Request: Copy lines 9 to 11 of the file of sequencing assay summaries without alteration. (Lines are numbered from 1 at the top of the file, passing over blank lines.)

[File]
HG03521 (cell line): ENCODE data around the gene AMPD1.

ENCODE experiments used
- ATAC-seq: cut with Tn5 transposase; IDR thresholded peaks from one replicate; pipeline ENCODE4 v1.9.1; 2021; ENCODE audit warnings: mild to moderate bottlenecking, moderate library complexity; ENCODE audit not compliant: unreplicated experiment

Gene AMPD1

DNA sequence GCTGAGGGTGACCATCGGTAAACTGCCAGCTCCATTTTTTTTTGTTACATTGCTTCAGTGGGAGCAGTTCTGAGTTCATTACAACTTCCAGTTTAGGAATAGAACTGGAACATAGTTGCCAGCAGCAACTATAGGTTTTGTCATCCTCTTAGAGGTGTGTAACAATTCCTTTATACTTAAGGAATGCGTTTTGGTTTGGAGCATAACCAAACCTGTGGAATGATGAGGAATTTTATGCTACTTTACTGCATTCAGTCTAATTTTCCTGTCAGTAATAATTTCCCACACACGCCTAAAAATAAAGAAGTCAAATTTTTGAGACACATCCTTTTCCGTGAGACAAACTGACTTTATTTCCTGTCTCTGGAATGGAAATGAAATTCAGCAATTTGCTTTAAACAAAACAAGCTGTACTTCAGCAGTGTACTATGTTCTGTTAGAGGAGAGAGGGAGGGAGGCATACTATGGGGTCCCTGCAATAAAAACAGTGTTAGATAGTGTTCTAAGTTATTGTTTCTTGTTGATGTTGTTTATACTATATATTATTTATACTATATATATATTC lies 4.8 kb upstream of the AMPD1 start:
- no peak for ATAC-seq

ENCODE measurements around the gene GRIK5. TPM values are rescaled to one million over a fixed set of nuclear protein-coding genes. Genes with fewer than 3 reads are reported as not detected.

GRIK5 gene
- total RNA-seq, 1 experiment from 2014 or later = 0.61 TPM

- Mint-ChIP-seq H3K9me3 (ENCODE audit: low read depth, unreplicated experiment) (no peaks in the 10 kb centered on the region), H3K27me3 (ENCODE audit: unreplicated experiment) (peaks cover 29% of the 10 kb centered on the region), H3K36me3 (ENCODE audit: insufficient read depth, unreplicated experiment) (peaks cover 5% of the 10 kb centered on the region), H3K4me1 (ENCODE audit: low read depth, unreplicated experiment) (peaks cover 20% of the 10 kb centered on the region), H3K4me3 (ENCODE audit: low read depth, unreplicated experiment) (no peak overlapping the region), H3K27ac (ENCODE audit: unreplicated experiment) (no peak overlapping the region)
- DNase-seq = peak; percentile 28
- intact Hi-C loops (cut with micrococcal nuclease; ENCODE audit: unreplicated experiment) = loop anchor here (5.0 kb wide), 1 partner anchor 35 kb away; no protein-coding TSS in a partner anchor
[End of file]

- total RNA-seq, 1 experiment from 2014 or later = 0.61 TPM

- Mint-ChIP-seq H3K9me3 (ENCODE audit: low read depth, unreplicated experiment) (no peaks in the 10 kb centered on the region), H3K27me3 (ENCODE audit: unreplicated experiment) (peaks cover 29% of the 10 kb centered on the region), H3K36me3 (ENCODE audit: insufficient read depth, unreplicated experiment) (peaks cover 5% of the 10 kb centered on the region), H3K4me1 (ENCODE audit: low read depth, unreplicated experiment) (peaks cover 20% of the 10 kb centered on the region), H3K4me3 (ENCODE audit: low read depth, unreplicated experiment) (no peak overlapping the region), H3K27ac (ENCODE audit: unreplicated experiment) (no peak overlapping the region)
- DNase-seq = peak; percentile 28